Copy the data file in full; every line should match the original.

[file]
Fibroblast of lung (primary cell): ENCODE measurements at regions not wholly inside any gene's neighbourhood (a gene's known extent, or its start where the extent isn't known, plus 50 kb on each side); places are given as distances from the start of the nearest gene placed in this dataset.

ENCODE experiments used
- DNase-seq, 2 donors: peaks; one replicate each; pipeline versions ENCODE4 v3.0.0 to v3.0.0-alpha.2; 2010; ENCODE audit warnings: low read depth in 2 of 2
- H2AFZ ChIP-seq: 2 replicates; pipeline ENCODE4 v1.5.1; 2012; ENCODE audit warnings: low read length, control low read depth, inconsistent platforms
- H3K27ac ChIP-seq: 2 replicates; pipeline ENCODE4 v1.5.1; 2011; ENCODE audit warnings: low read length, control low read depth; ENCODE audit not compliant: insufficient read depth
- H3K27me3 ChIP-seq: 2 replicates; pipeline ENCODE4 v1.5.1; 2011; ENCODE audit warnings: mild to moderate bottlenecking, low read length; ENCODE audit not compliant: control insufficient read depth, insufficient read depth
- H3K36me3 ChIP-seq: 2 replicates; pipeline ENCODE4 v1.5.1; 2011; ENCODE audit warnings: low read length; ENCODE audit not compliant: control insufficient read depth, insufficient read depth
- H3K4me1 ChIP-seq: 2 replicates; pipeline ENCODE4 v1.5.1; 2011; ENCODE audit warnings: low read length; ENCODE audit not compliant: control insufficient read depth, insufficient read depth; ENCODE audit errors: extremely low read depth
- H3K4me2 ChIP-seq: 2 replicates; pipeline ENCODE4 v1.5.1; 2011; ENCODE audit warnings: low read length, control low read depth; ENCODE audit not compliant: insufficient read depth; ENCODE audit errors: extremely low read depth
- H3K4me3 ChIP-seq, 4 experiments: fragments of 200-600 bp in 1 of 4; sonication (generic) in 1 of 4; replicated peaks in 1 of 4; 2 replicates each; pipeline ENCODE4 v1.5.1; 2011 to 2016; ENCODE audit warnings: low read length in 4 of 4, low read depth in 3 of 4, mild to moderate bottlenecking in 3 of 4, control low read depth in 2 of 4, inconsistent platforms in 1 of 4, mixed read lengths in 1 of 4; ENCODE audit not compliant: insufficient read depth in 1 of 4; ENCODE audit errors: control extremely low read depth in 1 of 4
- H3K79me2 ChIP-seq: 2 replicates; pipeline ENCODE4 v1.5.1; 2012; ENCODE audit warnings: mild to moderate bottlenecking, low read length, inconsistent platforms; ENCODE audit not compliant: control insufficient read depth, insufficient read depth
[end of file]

Fibroblast of lung (primary cell): ENCODE measurements at regions not wholly inside any gene's neighbourhood (a gene's known extent, or its start where the extent isn't known, plus 50 kb on each side); places are given as distances from the start of the nearest gene placed in this dataset.

ENCODE experiments used
- DNase-seq, 2 donors: peaks; one replicate each; pipeline versions ENCODE4 v3.0.0 to v3.0.0-alpha.2; 2010; ENCODE audit warnings: low read depth in 2 of 2
- H2AFZ ChIP-seq: 2 replicates; pipeline ENCODE4 v1.5.1; 2012; ENCODE audit warnings: low read length, control low read depth, inconsistent platforms
- H3K27ac ChIP-seq: 2 replicates; pipeline ENCODE4 v1.5.1; 2011; ENCODE audit warnings: low read length, control low read depth; ENCODE audit not compliant: insufficient read depth
- H3K27me3 ChIP-seq: 2 replicates; pipeline ENCODE4 v1.5.1; 2011; ENCODE audit warnings: mild to moderate bottlenecking, low read length; ENCODE audit not compliant: control insufficient read depth, insufficient read depth
- H3K36me3 ChIP-seq: 2 replicates; pipeline ENCODE4 v1.5.1; 2011; ENCODE audit warnings: low read length; ENCODE audit not compliant: control insufficient read depth, insufficient read depth
- H3K4me1 ChIP-seq: 2 replicates; pipeline ENCODE4 v1.5.1; 2011; ENCODE audit warnings: low read length; ENCODE audit not compliant: control insufficient read depth, insufficient read depth; ENCODE audit errors: extremely low read depth
- H3K4me2 ChIP-seq: 2 replicates; pipeline ENCODE4 v1.5.1; 2011; ENCODE audit warnings: low read length, control low read depth; ENCODE audit not compliant: insufficient read depth; ENCODE audit errors: extremely low read depth
- H3K4me3 ChIP-seq, 4 experiments: fragments of 200-600 bp in 1 of 4; sonication (generic) in 1 of 4; replicated peaks in 1 of 4; 2 replicates each; pipeline ENCODE4 v1.5.1; 2011 to 2016; ENCODE audit warnings: low read length in 4 of 4, low read depth in 3 of 4, mild to moderate bottlenecking in 3 of 4, control low read depth in 2 of 4, inconsistent platforms in 1 of 4, mixed read lengths in 1 of 4; ENCODE audit not compliant: insufficient read depth in 1 of 4; ENCODE audit errors: control extremely low read depth in 1 of 4
- H3K79me2 ChIP-seq: 2 replicates; pipeline ENCODE4 v1.5.1; 2012; ENCODE audit warnings: mild to moderate bottlenecking, low read length, inconsistent platforms; ENCODE audit not compliant: control insufficient read depth, insufficient read depth